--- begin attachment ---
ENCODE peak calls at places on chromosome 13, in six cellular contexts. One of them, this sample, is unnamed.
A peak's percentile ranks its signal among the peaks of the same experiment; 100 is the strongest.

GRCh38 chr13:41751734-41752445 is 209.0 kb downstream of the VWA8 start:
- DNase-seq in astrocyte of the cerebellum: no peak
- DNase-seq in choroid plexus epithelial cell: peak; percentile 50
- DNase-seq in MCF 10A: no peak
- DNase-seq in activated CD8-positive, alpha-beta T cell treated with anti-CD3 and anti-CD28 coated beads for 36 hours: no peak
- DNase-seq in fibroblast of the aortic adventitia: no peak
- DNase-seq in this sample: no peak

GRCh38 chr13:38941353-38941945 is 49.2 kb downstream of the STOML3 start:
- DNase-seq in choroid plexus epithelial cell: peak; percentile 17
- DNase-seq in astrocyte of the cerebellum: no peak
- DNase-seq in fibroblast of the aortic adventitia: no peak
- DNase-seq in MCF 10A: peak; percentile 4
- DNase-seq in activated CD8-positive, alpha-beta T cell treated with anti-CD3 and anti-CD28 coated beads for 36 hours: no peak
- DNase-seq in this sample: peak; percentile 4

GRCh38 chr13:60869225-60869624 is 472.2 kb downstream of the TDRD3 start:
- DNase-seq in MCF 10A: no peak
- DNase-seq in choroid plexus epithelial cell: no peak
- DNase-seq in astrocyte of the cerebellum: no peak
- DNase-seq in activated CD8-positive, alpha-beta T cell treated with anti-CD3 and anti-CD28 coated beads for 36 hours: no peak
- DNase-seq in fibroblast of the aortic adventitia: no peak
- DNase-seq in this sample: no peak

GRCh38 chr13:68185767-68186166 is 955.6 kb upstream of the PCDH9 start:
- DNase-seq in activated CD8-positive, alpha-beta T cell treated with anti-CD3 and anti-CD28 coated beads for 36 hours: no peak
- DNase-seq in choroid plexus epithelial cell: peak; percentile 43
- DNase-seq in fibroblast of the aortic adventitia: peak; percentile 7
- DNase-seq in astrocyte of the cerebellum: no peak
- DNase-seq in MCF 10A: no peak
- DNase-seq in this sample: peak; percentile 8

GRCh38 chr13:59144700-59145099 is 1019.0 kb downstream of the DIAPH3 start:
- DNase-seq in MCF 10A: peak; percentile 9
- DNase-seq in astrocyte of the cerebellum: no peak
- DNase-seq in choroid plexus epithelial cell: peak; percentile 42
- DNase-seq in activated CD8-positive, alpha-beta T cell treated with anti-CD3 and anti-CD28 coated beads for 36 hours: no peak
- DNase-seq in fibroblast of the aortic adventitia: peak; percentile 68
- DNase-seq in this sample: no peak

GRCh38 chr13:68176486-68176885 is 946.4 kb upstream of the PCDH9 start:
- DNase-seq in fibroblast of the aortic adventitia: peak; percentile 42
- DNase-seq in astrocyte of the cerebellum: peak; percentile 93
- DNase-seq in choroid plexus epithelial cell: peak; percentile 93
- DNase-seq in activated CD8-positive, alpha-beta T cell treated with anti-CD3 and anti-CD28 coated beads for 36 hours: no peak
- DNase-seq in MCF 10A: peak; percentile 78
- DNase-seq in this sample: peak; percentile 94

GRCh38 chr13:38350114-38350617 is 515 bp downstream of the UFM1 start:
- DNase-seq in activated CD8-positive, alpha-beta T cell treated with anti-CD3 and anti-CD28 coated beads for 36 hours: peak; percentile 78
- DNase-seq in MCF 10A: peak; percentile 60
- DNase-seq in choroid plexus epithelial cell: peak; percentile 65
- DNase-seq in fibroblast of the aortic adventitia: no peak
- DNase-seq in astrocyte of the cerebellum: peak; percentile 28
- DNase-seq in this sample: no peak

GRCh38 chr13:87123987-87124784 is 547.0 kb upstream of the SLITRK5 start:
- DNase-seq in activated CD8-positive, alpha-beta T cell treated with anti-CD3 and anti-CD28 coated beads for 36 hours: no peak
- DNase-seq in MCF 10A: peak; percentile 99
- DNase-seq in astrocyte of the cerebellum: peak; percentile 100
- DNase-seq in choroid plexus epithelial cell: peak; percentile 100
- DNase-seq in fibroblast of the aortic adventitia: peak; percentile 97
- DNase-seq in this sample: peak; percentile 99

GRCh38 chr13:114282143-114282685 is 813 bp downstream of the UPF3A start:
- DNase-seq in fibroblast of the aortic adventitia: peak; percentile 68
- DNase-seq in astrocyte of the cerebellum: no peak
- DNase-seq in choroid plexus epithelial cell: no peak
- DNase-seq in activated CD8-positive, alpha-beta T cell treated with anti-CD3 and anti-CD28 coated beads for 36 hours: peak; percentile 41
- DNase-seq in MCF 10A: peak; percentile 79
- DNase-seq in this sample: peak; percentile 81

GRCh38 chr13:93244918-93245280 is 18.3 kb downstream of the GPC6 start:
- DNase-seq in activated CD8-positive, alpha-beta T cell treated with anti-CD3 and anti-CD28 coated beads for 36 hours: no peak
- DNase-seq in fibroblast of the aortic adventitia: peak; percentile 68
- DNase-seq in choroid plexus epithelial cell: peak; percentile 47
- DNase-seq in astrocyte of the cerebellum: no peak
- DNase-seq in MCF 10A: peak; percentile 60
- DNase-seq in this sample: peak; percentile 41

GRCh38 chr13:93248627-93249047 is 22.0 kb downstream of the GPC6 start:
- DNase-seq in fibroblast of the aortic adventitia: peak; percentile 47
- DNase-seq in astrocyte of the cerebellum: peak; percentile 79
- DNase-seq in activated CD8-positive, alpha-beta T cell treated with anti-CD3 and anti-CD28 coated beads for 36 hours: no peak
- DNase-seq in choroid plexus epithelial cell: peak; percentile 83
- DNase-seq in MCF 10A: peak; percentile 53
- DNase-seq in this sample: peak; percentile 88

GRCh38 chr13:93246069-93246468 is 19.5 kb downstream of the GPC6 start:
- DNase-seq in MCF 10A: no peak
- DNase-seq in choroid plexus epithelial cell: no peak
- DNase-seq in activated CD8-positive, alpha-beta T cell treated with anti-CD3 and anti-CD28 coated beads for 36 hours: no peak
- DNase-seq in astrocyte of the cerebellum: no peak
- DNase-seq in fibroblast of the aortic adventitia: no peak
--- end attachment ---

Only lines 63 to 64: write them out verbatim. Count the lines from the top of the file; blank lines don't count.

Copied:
- DNase-seq in activated CD8-positive, alpha-beta T cell treated with anti-CD3 and anti-CD28 coated beads for 36 hours: peak; percentile 41
- DNase-seq in MCF 10A: peak; percentile 79